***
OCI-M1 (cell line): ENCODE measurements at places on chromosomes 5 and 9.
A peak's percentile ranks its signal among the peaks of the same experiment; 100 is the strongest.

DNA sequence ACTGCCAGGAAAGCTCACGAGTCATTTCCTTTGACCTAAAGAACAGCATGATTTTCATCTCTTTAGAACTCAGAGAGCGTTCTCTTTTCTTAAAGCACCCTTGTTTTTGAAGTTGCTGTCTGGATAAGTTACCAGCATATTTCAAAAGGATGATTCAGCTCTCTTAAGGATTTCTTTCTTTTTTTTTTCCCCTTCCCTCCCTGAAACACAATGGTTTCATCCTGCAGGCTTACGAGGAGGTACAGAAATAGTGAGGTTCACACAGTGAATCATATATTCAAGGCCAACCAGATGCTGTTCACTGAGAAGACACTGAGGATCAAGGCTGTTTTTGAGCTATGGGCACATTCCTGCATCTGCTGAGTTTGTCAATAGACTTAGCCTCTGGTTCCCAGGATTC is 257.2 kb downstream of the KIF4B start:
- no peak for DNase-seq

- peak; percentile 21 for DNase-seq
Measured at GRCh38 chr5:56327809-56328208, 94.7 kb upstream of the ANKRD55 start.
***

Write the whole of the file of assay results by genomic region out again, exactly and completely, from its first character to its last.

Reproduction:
OCI-M1 (cell line): ENCODE measurements at places on chromosomes 5 and 9.
A peak's percentile ranks its signal among the peaks of the same experiment; 100 is the strongest.

DNA sequence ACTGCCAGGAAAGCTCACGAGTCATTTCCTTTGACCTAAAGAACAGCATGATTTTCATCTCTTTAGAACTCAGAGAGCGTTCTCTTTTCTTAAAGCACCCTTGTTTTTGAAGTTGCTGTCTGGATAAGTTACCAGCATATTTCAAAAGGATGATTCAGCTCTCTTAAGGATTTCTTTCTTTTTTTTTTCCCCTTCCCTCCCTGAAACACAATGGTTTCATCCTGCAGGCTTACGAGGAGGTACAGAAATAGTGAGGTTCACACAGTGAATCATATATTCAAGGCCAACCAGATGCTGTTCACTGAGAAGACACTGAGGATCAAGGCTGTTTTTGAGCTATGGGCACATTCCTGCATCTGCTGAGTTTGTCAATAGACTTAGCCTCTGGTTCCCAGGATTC is 257.2 kb downstream of the KIF4B start:
- no peak for DNase-seq

- peak; percentile 21 for DNase-seq
Measured at GRCh38 chr5:56327809-56328208, 94.7 kb upstream of the ANKRD55 start.